I feel too that garden media often seems reluctant to tackle challenging social, climate, racial or environmental issues head on and when it does, it rarely seems to do so with very much teeth. I get it, there’s funding and advertisers and membership and committees and unaddressed systemic oppression to consider... I’ve been thinking a lot over the past year on how much we can truly expect established organisations to lead change, when the very structures they are built on remain the same. How do we expect new ways of doing when the old ways of thinking and being don’t shift? Maybe it’s time for something different.
I’m up for troubling the status quo and to provide a platform where gardeners of all types can bring their full and authentic selves and voices and not feel afraid to tackle meaningful issues - including social/political/justice issues.
I hope that this newsletter will provide gardeners and plants people, who aren’t always given the opportunity to have their voice heard, the space to tell us their stories and to give their perspectives on gardens, gardening and plants.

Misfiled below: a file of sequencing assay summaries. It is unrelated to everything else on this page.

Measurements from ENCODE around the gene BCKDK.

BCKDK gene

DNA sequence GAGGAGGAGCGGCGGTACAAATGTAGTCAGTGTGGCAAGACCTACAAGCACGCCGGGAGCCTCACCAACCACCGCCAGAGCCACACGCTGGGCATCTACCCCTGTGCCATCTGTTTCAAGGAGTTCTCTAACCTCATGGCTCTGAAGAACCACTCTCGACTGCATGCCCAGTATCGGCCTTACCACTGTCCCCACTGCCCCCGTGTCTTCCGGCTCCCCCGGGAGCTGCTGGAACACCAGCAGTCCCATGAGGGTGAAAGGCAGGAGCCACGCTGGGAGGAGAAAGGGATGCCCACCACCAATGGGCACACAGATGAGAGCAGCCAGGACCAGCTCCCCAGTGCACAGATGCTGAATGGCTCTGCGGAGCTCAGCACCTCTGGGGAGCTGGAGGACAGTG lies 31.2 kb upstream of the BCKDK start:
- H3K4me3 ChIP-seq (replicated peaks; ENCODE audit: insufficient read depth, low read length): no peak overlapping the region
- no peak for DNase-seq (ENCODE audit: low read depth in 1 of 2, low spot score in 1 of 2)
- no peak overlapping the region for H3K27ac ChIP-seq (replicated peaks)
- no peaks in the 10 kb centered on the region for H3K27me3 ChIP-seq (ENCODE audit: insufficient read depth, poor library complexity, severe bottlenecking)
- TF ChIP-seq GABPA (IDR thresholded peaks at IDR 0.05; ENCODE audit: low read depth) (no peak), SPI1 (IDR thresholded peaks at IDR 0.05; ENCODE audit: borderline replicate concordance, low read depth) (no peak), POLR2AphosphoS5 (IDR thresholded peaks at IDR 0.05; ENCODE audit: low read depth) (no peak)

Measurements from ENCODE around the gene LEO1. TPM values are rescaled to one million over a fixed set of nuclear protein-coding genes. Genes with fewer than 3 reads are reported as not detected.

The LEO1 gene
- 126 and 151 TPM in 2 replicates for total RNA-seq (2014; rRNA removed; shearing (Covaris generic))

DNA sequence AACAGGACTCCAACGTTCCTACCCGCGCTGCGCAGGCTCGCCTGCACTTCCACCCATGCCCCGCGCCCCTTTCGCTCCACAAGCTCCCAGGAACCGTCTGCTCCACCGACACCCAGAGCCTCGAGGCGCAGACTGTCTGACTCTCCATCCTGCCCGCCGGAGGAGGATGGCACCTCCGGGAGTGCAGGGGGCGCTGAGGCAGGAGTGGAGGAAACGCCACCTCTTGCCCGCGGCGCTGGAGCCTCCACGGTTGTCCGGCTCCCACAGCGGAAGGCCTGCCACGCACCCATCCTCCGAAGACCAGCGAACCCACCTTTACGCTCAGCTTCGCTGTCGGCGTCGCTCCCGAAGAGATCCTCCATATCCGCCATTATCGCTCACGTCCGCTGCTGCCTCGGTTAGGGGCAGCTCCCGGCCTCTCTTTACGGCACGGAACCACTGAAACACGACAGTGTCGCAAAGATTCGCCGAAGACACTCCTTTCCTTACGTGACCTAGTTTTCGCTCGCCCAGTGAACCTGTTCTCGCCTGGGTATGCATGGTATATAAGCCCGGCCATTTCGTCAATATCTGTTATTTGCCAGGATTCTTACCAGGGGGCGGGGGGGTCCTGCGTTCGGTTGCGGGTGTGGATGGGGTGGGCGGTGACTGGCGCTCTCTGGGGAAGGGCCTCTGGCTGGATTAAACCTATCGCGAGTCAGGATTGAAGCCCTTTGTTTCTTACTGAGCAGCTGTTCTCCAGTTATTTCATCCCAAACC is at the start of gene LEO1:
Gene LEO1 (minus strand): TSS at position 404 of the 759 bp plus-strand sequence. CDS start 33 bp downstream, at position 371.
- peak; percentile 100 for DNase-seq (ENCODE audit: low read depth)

Plants, soil, land, food, health, people… the issues that gardening covers are inherently political. Horticulture is so rich with opportunity for opening up thought and engagement with so many issues, big and small. At such a pivotal juncture facing humanity in terms of the climate emergency and biodiversity crisis, the need for us to collectively shift the way we see and do things feels so urgent. It’s not the time to be shying away from tackling these issues. We need to grasp the nettle. I’m keen for something with a little more fire and spirit. Something more radical. Something that challenges as well as soothes and nourishes, uplifts and amplifies, and that celebrates connection, healing, joy and togetherness. I hope it will be thought-provoking and community-building. I feel there’s a shakeup that’s long overdue. The compost needs turning. Let’s get some air in here…